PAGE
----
OK, the race is still on. In last week's column, we got into discussing how screwed up our side of the supply chain is, which is part of why store shelves are emptying. And began talking about how much worse it is in China. Which is important because we do not really make anything tangible here anymore. We either import it from foreign countries, mostly China, or we assemble them from parts we import from foreign countries, mostly China. Today we will continue with that.

We are fortunate that the regime in DC only did a few things in the last four days since I sent in my last column (this is being written starting 10-8-21) that I have to mention first. The first involves the mandate that all government employees be vaccinated against Covid. The deadlines are running out and people are being fired. It seems that there are a whole bunch of people who refuse. And there are grounds that are valid. First is religious. Some few faiths do not believe in modern medicine (Christian Science comes to mind). But most of all, there are those who do not believe in abortion as a matter of faith. All three vaccines used fetal cells from aborted babies in the research for them. Second, there are those who have already had Covid. The government has admitted that the immunity from having had the disease, (which can be easily proven or disproven with a simple antibody blood test) is stronger than that from the vaccines. Repeated doses of the vaccine can possibly cause some nasty reactions or death. The government does not care. “My body, my choice” apparently only applies for abortions.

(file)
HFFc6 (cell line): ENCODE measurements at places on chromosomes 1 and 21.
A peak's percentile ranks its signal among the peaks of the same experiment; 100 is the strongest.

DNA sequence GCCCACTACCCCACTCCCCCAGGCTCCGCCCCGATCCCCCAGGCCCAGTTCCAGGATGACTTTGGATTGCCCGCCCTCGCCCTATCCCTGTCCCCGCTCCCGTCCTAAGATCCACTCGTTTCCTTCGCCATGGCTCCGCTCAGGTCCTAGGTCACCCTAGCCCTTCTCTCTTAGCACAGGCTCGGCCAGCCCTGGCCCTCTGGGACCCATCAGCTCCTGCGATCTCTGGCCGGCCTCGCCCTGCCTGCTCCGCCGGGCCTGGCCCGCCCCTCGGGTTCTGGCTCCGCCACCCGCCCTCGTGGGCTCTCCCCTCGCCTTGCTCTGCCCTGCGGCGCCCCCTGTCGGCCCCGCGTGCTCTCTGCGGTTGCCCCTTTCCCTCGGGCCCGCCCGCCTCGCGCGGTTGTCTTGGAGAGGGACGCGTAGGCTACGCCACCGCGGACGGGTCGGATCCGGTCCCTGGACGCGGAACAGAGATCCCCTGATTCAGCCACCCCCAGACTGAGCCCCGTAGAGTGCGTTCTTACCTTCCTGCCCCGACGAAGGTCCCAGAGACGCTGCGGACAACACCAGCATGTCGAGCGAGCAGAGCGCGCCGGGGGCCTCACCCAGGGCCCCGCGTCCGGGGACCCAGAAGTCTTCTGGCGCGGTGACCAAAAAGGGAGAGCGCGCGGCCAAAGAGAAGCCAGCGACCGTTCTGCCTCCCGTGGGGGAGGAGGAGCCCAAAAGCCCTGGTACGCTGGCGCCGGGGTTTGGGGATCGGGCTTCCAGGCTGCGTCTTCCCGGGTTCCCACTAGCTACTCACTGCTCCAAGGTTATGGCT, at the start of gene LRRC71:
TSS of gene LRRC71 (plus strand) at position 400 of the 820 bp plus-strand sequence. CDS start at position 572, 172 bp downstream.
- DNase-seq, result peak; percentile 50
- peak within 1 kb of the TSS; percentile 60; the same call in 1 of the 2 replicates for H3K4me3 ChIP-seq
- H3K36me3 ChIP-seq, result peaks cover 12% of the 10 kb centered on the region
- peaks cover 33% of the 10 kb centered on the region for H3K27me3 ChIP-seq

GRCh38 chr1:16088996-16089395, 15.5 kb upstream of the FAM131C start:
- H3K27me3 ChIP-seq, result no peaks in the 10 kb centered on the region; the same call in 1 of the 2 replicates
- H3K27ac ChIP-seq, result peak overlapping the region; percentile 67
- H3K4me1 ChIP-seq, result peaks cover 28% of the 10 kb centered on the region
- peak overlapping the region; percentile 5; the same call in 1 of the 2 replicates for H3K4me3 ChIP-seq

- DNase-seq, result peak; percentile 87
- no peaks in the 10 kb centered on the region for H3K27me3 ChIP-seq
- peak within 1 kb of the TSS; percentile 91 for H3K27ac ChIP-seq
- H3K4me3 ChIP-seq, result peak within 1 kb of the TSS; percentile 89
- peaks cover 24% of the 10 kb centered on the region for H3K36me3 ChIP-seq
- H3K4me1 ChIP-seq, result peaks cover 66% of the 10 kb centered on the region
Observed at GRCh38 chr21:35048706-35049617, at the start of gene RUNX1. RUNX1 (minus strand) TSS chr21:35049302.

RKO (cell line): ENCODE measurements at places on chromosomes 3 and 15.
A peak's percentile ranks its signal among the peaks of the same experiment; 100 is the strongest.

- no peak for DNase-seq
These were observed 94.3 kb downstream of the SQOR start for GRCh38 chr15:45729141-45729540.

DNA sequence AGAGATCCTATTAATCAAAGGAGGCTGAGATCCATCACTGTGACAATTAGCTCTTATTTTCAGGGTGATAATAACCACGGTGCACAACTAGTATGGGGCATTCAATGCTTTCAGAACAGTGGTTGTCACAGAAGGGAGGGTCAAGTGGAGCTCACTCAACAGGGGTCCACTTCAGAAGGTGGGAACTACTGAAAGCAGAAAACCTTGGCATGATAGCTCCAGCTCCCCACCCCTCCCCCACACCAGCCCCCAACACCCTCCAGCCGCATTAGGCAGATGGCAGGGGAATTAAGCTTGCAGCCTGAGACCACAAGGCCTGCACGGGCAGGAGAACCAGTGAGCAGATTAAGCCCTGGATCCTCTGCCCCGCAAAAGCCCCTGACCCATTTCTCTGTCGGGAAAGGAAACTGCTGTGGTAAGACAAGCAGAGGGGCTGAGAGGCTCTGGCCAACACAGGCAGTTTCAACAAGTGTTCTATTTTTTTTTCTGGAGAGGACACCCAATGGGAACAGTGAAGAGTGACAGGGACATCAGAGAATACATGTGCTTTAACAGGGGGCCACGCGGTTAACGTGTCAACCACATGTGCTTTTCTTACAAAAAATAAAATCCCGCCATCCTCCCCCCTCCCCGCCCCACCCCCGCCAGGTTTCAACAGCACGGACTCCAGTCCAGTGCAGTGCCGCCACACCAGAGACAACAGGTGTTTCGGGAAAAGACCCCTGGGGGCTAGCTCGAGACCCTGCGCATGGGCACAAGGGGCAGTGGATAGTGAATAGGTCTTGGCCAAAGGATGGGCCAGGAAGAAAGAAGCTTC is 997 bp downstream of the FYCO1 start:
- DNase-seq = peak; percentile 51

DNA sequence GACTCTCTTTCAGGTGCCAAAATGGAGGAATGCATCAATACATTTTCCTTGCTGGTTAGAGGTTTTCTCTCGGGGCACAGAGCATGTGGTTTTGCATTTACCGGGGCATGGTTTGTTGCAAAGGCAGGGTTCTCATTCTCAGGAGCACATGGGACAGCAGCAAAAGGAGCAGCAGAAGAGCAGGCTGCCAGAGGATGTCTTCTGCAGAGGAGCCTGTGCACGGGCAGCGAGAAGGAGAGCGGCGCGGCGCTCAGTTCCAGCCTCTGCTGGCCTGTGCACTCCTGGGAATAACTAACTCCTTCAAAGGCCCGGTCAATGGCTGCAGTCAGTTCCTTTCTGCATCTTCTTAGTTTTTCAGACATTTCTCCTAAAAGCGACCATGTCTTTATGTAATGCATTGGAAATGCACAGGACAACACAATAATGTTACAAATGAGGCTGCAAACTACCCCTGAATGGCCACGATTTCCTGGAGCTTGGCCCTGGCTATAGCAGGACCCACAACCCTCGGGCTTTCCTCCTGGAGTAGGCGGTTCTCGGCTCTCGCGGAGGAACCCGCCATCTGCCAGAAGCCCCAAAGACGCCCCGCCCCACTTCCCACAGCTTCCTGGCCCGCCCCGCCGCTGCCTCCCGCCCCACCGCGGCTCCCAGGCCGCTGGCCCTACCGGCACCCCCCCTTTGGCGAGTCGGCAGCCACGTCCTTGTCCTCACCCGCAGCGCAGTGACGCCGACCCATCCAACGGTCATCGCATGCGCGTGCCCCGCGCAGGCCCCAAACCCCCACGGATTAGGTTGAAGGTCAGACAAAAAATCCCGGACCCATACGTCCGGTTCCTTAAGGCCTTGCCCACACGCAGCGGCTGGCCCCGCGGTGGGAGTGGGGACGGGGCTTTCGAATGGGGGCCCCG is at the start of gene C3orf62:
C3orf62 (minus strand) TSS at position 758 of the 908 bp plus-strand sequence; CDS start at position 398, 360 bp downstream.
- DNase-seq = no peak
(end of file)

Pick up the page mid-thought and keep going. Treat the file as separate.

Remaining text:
In any case, it seems that 10-30 percent of government employees are saying no. In Democrat jurisdictions, that is getting dicey as a lot of them have been losing police, firefighters already, and now will lose a lot more plus doctors, nurses, and EMT/Paramedics. In Seattle, they have lost half their police force in the last year. As of tomorrow, they are going to lose 1/3 of those remaining. Same thing is happening all over the country. Not exactly a smart thing to fire those who have been keeping people alive for the last couple of years when they cannot be replaced.

(Emergency Addition: As I said, I did the above on 10-8-21. Today, 10-9-21, I got more news about the mandatory vaccinations. They have absolutely no force of law at all. A month ago, Joe Biden made a statement in a press conference ordering all government employees to get the Covid vaccination whether they wanted it or not on pain of their jobs and other government benefits. Democrat state governments followed suit.